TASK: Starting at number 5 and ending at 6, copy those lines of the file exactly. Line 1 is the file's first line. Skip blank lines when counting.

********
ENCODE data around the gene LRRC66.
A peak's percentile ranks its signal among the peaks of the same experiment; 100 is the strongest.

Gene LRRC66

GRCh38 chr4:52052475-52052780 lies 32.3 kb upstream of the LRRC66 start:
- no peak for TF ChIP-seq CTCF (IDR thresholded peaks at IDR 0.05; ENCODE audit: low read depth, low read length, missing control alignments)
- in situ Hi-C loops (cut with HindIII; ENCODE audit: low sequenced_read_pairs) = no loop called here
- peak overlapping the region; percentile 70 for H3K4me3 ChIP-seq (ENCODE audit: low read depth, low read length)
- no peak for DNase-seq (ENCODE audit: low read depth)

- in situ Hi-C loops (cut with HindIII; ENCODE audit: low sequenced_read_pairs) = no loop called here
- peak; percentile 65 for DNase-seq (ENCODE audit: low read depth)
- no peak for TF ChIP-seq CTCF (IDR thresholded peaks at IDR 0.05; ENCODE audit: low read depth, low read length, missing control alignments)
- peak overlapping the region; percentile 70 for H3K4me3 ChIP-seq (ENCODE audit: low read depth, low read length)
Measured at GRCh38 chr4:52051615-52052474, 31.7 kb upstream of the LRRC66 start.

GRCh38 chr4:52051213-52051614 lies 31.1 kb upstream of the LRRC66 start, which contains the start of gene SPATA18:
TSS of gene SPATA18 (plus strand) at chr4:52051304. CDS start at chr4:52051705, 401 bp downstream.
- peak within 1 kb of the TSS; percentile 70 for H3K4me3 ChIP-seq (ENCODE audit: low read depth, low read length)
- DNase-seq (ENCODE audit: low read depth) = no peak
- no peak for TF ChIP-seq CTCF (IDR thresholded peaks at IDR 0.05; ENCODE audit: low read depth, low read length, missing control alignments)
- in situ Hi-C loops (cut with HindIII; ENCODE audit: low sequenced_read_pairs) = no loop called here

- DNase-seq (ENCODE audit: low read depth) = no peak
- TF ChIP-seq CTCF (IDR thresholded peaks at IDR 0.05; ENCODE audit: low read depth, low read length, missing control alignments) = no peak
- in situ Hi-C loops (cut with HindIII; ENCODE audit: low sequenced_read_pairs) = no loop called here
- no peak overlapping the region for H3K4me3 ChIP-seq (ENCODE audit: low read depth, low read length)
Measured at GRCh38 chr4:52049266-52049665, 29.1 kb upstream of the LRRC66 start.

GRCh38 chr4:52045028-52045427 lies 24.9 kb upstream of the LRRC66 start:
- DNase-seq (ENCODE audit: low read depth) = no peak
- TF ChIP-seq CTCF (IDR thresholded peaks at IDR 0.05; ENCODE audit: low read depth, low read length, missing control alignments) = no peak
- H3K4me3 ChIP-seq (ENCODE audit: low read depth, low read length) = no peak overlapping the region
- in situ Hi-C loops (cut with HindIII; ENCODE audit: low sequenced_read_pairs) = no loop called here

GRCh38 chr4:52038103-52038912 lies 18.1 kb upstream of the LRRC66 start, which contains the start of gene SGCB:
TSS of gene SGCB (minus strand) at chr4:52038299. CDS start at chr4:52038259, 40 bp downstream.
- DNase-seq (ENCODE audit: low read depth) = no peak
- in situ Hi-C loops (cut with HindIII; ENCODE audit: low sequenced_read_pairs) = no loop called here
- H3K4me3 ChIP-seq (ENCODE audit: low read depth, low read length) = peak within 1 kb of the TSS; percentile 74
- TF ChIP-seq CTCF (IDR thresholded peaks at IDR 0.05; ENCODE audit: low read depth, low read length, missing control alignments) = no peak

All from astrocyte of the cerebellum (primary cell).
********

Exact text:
- no peak for TF ChIP-seq CTCF (IDR thresholded peaks at IDR 0.05; ENCODE audit: low read depth, low read length, missing control alignments)
- in situ Hi-C loops (cut with HindIII; ENCODE audit: low sequenced_read_pairs) = no loop called here